I’m a big fan of learning from the stories of others, whether it be in the computer consulting business, or any other facet of life. I feel it’s important to get varied perspectives from people who have experienced the subject first hand. Everyone has different motivations and strategies for starting their own business and by exposing myself, and my readers, to multiple points of view I hope that we can better be prepared to face the challenges it presents.
I started my interview series last month, with an interview of computer consultant and blogger Eric Hamm. Through that exchange I gained insight into the importance of putting your consulting customer first and really separating yourself from the competition by providing superior customer service. Also, I learned that traditional advertising isn’t always the best route for a new computer consulting business and word of mouth and reputation can also be effective ways of gaining new clients. I was excited about the insights I gained from this interview and was looking forward to learning from other consultants.
A couple weeks ago I posted an article called When is Enough Enough? in which I quoted a user named “Prime Suspect” from the forums at Icrontic.com. Mr. Suspect responded to my blog post and introduced himself as Brian Ambrozy, none other than the Editor-In-Chief at Icronic. In speaking with Brian I found that he too had his own computer consulting business before he chose to tackle Icronic full-time. You can read about the soap opera-like history of icrontic.com here, but for the purposes of this article, we are going to focus on his earlier consulting business.
Brian was kind enough to allow me to share his answers to some questions in relation to the consulting company he ran successfully for 8 years. He brings a unique no-nonsense attitude to advising others about starting a computer business that I think helps cut to the heart of what this game is all about, passion and freedom.
Can you describe your business, the services you offer, and how long you’ve been running it?
Sarcnet industries provided consulting, network design, network installation, server and desktop installation, support, and maintenance for small businesses. We also provided managed hosting for clients with unique hosting needs. We were in business from 1999 – 2007.
What were the biggest obstacles you faced in getting your business off the ground?
Providing assurance to my new wife that there would be a steady source of income to support our young family. We had a new house and a new baby. I had to convince my family that I wasn’t insane- including my parents, grandmother, etc. The biggest obstacles were mental.
What were the biggest factors that motivated you to start your own business?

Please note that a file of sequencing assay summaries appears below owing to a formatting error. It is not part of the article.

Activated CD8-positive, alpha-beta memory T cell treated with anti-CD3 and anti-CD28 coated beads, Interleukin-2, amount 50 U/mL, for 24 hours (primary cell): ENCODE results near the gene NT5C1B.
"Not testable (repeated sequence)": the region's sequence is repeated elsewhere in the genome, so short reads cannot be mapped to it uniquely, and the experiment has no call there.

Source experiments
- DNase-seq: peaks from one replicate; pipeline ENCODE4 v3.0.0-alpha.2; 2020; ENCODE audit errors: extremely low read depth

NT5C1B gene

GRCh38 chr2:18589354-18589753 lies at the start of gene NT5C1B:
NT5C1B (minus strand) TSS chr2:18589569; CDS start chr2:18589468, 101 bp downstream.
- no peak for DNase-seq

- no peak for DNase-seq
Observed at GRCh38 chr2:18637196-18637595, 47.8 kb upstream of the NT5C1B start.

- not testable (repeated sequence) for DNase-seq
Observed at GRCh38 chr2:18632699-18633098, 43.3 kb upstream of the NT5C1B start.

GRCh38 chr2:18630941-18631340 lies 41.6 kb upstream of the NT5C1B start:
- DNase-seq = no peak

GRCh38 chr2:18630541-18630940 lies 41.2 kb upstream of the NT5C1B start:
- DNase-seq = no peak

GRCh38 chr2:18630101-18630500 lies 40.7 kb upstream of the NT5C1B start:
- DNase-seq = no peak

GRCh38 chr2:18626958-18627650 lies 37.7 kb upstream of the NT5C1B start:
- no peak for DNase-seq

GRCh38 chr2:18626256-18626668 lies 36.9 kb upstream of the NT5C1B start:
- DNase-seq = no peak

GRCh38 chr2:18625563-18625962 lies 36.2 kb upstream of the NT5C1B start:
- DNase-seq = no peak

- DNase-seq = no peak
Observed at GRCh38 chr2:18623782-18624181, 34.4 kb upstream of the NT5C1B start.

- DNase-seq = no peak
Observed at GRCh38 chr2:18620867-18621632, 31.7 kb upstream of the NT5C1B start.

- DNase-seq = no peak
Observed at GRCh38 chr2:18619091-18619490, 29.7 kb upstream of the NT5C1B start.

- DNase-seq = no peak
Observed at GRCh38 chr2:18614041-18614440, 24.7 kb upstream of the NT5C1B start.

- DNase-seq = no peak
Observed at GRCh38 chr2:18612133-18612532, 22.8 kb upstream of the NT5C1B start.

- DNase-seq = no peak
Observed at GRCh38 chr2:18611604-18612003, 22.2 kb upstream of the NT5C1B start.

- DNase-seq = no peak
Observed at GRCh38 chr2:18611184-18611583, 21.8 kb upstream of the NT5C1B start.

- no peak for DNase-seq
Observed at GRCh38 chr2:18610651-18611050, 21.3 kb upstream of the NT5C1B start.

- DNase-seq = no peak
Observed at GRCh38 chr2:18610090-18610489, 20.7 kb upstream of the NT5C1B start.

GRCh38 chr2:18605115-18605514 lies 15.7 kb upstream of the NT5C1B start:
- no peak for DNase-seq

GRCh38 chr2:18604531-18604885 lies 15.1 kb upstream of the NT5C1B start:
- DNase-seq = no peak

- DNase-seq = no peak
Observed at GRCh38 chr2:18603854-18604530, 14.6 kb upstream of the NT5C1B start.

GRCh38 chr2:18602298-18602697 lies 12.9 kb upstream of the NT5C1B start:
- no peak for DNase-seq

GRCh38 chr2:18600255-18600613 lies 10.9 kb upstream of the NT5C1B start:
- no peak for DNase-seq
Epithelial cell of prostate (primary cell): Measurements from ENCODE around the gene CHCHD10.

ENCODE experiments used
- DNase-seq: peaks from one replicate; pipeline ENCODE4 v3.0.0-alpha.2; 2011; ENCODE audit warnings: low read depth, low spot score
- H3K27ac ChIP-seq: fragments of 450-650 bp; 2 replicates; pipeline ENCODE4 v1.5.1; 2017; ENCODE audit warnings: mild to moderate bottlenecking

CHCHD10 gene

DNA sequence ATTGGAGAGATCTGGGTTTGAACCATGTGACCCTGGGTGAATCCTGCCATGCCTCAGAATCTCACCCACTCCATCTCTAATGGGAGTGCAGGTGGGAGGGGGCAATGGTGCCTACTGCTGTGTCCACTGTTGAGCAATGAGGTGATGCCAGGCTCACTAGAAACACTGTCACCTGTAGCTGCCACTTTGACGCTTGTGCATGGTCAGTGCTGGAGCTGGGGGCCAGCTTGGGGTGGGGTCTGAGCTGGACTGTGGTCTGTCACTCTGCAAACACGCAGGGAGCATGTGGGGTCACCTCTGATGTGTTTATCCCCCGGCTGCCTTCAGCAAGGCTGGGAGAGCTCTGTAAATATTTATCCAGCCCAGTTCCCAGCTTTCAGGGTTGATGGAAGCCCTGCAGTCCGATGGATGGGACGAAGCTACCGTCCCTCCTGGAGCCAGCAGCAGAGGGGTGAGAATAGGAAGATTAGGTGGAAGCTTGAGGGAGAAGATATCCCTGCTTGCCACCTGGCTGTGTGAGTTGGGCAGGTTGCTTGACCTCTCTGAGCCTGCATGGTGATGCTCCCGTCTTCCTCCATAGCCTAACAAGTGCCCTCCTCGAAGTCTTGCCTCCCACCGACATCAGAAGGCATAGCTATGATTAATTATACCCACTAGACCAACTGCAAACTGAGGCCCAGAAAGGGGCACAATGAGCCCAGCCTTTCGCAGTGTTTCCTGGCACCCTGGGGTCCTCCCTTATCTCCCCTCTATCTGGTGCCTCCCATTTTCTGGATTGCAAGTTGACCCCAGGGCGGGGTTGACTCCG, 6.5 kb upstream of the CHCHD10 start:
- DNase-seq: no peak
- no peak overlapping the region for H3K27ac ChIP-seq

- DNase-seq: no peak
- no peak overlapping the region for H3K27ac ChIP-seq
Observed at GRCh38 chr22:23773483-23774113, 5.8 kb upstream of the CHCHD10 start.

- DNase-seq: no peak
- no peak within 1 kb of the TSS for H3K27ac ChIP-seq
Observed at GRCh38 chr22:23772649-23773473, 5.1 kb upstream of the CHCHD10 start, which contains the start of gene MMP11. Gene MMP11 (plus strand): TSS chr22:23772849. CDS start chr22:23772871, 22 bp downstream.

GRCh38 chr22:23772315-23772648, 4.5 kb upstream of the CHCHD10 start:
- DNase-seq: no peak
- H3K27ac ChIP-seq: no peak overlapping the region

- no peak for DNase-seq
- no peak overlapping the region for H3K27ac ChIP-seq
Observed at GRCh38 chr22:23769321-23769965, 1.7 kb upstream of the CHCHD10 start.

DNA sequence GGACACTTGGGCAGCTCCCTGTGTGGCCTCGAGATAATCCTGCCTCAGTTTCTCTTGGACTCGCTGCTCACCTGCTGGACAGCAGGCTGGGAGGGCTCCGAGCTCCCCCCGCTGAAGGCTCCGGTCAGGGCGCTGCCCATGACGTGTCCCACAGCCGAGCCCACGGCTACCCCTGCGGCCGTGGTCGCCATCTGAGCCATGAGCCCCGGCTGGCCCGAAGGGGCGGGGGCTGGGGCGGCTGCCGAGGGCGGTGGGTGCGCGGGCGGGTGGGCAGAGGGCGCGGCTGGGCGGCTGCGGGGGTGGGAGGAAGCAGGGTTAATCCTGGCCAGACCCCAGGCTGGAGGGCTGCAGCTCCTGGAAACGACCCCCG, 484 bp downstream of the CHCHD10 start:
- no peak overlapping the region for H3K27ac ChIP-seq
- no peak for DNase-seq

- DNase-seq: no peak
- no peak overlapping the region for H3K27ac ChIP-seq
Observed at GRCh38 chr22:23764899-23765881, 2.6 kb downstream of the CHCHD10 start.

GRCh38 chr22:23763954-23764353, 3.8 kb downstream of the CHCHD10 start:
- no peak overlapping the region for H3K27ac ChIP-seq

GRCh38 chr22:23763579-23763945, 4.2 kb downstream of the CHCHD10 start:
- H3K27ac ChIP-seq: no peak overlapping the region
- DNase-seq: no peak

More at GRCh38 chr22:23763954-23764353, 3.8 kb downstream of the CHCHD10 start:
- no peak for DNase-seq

The single biggest factor was that I recognized a need for my services. Small businesses with under 20 employees often had 5-20 computers but no one to set up or maintain a proper network. They usually had a neighbor kid, or a cousin, or some part time person who came in when “he had time”. Small companies need a network administrator, even if they can’t afford the salary of one.
Did you create a business plan before starting your business or afterwards? Why?
No. I never really felt a need to commit it to paper, since the passion was so firmly in my head.
What freedoms do you feel you have been afforded by working for yourself as opposed to working for another company?
All freedom! Freedom from someone elses schedule, from someone else making rules that you may not agree with, from structure that you are philosophically opposed to, and countless other things. Working for yourself is complete freedom FROM working for another company. The only thing you give up is security, and even that isn’t guaranteed in today’s wild economy.
What have been some of the biggest challenges you’ve faced as a business owner?
The biggest challenge was losing 3 clients in a tough economic climate – two of them went out of business within the same six month period, and one could no longer afford our services. In a single year, we lost over 40% of our client base due to trickle-down economic woes from the automotive and manufacturing industries. [Editors note: I’m sure this situation can apply to many more people in the current global economic climate and this is one of the biggest risks in running your own service business. I feel it can best be avoided by ensuring you have a diverse and extensive client base.]
Finding a family of mice inside of a customer’s PC. Actual live mice.
If you had one piece of advice to give to someone who is looking to start their own computer consulting business, what would it be?
Don’t do house calls. Focus on business clients.
Mice?! Wow, that’s a new one. I guess we can add “pest control” to the list of skills required to be a successful computer guy!
As you can see, Brian was able to recognize a need for his services and capitalized on that need with very little formal preparation. This is one example of how passion and determination coupled with skill and talent can merge to help one realize a dream career. Of course, I will need to find my own successful mix of these elements in order to grow my own business, but it’s encouraging to hear stories of others who have done well in this business.
You can find Brian hanging out at Icrontic.com under the name Prime Suspect.
Previous interviews on YFNCG: